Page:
To me, one of the most amazing aspects of the week was the fact that it was largely coordinated through the efforts of one teacher and a handful of students. Mrs. Adrin Fisher, an English teacher (and also a past graduate of Fairmont Senior High School and West Virginia University), helped her students form a club, get permission for the events of the week, and mentored them along the way. As a result of their efforts, more and more students and teachers began getting involved with the events of the week, and together they had a massive impact.

Over the course of the week, over 200 people joined Nuru International’s fan page on Facebook, and these students together raised over $2700 to support Nuru’s work on the ground in Kuria Kenya. I am so proud of these young people. As Mrs. Fisher noted, too often, young people from small town America are discouraged from believing they can do something really significant to make a difference in this world.  The fact that Nuru was started by Jake Harriman, a person from rural Appalachia (Preston County, West Virginia), really resonated with the students and served as an example that they also could step up and make a significant impact on our world.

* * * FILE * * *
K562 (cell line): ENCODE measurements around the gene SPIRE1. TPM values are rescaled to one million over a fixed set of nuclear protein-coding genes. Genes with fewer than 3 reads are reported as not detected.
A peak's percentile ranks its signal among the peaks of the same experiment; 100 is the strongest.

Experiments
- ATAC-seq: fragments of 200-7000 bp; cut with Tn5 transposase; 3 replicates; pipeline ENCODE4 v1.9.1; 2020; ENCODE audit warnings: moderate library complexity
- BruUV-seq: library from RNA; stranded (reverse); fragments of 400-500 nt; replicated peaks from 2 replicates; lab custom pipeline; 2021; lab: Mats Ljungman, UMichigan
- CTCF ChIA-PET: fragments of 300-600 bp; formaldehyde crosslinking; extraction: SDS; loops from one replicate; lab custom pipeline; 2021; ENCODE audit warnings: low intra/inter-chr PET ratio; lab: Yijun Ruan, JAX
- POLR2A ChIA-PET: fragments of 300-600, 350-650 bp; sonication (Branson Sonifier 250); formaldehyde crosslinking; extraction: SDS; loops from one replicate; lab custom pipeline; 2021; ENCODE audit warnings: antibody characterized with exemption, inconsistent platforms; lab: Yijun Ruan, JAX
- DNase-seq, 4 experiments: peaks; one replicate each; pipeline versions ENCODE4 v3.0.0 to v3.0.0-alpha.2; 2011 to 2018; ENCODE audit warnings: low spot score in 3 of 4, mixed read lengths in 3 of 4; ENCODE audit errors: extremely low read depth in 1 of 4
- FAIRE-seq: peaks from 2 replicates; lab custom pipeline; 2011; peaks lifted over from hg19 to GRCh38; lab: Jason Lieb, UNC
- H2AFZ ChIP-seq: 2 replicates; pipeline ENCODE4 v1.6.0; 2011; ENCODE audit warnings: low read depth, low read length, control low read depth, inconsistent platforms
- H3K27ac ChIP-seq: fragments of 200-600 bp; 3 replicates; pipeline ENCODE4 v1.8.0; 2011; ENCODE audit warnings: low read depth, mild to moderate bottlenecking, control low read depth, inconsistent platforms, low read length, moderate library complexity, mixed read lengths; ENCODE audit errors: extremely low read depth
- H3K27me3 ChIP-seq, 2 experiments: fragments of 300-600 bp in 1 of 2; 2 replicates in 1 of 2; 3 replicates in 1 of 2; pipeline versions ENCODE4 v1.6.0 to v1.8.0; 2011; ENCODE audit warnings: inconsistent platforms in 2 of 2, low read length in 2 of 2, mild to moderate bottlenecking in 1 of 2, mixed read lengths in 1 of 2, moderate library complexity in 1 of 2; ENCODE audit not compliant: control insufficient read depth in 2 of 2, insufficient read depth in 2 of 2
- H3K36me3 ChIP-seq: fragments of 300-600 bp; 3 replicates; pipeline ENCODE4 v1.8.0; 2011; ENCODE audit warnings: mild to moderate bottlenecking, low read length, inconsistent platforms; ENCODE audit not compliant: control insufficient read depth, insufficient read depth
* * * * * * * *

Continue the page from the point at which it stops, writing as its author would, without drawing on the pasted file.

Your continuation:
I hope other schools around this state, country, and world, will follow the example of these students, and organize their own unique events and fundraisers to inspire even more people to join us in this fight so that one day, we can say that together we were the generation who ended extreme poverty, and helped people everywhere have choices and the opportunity to determine their future.